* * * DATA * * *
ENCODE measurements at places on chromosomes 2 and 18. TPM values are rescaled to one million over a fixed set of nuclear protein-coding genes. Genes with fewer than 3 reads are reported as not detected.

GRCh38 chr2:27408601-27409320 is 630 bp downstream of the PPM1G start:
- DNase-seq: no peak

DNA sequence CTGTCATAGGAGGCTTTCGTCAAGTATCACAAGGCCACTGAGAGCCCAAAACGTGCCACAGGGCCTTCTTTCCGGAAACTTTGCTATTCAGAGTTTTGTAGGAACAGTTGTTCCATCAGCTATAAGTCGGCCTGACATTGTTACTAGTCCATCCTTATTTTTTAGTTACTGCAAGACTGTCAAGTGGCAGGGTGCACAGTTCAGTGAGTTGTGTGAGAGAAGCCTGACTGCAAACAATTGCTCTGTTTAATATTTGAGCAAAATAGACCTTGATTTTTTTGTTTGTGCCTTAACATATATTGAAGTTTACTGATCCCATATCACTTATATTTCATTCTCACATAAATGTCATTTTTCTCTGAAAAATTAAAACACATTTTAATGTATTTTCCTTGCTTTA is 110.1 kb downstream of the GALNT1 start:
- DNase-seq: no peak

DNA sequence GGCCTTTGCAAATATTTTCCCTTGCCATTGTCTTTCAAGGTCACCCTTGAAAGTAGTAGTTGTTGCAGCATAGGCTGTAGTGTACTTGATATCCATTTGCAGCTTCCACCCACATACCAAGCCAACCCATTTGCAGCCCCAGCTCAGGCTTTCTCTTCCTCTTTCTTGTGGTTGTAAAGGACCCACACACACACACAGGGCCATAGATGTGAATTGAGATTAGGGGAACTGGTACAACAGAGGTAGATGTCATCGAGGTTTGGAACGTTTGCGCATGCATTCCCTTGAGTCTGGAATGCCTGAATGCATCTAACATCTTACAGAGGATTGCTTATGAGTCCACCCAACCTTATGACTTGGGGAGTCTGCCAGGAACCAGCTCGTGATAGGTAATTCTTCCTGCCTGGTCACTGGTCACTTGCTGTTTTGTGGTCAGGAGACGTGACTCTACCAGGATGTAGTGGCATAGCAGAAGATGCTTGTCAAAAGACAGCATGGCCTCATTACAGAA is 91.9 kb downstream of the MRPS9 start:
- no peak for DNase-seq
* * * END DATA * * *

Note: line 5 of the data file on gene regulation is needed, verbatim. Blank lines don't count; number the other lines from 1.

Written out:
- DNase-seq: no peak